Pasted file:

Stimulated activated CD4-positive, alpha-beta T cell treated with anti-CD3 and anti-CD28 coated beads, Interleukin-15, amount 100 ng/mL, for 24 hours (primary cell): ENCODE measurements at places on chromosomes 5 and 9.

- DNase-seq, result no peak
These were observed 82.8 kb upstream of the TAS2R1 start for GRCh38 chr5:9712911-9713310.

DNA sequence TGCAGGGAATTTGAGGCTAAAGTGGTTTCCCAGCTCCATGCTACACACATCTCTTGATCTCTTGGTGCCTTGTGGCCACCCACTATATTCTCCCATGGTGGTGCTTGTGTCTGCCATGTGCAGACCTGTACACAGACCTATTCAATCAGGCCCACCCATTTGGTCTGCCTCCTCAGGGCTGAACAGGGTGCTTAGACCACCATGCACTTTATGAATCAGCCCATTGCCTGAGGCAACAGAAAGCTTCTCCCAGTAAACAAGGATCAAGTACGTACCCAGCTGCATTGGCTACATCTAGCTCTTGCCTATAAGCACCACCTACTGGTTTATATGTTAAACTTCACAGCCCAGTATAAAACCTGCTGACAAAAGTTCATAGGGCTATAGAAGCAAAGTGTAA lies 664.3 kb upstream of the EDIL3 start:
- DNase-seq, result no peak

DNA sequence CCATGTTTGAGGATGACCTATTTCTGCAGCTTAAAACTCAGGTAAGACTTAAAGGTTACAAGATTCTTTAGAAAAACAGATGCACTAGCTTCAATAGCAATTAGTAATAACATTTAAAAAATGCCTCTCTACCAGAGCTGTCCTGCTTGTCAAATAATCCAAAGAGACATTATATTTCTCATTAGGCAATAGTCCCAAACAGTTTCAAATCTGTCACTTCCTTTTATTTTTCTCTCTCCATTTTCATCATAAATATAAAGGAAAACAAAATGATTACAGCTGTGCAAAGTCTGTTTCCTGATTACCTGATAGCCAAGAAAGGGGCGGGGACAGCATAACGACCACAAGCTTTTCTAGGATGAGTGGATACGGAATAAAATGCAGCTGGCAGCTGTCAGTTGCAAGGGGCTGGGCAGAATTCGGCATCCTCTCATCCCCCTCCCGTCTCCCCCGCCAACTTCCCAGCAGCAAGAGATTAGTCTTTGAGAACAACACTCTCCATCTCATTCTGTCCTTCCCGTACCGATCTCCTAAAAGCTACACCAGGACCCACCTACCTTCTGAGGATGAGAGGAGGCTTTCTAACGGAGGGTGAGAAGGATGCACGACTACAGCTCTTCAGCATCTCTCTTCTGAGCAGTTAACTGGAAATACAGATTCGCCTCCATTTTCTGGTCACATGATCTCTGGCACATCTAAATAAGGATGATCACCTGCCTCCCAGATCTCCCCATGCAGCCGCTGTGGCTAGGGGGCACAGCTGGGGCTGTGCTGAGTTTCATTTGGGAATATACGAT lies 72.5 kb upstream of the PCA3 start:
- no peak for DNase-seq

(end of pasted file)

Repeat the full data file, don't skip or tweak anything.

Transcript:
Stimulated activated CD4-positive, alpha-beta T cell treated with anti-CD3 and anti-CD28 coated beads, Interleukin-15, amount 100 ng/mL, for 24 hours (primary cell): ENCODE measurements at places on chromosomes 5 and 9.

- DNase-seq, result no peak
These were observed 82.8 kb upstream of the TAS2R1 start for GRCh38 chr5:9712911-9713310.

DNA sequence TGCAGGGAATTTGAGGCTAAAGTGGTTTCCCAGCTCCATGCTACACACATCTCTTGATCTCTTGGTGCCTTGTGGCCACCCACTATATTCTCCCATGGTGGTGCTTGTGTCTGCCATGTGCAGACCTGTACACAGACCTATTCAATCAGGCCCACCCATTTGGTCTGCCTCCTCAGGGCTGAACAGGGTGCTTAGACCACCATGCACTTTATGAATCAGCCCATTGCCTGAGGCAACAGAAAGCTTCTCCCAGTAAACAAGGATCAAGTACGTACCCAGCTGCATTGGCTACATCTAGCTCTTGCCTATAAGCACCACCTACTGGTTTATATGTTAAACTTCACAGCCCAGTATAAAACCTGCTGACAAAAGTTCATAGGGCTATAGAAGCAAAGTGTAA lies 664.3 kb upstream of the EDIL3 start:
- DNase-seq, result no peak

DNA sequence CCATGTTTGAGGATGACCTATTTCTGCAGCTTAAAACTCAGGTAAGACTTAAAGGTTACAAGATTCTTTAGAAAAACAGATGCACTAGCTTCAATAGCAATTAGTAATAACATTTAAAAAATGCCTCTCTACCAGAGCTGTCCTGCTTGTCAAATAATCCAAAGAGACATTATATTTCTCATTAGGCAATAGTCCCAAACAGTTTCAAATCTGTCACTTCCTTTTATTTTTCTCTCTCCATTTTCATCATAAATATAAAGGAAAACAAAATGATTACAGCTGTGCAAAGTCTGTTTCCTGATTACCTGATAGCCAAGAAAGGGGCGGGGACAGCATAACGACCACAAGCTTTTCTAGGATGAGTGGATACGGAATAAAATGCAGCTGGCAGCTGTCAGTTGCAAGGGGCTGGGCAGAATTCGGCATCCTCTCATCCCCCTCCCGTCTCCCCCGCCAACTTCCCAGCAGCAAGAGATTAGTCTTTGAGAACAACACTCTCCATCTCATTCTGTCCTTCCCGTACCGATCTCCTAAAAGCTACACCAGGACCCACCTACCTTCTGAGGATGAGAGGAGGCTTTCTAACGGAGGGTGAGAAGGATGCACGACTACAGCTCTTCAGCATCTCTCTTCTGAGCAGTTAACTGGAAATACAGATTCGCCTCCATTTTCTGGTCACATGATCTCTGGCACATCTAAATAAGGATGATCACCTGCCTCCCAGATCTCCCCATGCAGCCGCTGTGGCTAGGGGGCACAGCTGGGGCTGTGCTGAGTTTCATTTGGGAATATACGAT lies 72.5 kb upstream of the PCA3 start:
- no peak for DNase-seq